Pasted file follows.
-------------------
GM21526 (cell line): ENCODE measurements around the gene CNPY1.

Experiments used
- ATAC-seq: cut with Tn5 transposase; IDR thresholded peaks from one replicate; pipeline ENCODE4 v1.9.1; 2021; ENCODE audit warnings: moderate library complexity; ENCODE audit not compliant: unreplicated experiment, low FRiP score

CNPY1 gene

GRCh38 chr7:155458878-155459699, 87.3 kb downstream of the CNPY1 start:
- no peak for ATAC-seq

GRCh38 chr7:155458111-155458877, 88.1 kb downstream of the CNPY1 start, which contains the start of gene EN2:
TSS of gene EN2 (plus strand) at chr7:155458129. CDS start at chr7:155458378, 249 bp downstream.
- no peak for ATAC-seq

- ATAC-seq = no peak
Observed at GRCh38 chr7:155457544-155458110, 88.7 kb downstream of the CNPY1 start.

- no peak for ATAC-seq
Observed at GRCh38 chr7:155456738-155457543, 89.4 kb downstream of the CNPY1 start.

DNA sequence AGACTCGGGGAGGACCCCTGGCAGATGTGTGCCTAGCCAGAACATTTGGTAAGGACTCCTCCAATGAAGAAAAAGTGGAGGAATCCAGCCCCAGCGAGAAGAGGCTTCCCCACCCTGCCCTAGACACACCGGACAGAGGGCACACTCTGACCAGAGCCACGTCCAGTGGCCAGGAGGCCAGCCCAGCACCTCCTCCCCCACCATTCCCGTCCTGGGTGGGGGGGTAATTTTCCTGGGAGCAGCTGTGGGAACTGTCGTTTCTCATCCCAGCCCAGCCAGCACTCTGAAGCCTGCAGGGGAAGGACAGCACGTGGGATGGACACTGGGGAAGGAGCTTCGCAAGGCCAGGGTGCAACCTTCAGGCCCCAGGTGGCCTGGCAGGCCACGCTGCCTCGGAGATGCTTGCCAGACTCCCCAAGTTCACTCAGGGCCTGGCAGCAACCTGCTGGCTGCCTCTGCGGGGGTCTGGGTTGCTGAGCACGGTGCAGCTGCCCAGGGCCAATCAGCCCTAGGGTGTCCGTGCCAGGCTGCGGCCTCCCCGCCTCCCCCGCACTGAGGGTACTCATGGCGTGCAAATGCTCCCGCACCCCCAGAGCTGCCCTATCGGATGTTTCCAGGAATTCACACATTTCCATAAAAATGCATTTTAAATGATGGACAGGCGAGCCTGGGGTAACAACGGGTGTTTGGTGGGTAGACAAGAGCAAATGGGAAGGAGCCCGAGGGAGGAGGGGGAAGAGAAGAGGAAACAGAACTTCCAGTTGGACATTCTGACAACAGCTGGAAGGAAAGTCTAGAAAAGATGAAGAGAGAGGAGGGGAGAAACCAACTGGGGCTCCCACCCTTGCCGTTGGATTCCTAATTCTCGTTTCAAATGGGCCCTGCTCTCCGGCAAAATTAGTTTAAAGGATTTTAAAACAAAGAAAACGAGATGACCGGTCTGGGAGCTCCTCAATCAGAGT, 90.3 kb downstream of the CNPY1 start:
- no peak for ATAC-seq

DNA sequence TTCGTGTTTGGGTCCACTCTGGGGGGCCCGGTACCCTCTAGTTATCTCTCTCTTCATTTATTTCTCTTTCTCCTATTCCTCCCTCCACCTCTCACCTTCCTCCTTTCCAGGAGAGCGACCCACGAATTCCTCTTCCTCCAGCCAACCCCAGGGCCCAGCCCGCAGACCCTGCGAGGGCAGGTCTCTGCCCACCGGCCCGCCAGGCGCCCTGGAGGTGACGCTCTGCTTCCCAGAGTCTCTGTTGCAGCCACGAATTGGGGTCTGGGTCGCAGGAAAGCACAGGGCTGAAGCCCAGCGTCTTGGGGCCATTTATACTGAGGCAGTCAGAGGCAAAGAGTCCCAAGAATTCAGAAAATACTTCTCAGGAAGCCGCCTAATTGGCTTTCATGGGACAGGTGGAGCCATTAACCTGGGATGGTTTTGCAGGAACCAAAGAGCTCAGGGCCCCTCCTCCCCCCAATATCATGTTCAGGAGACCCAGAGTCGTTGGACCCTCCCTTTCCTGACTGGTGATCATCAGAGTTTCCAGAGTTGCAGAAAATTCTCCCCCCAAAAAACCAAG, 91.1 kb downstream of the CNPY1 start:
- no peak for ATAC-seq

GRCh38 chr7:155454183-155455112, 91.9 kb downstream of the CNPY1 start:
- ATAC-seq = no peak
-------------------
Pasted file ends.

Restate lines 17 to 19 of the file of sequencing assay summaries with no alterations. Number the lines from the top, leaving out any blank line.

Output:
- no peak for ATAC-seq

GRCh38 chr7:155454183-155455112, 91.9 kb downstream of the CNPY1 start:
- ATAC-seq = no peak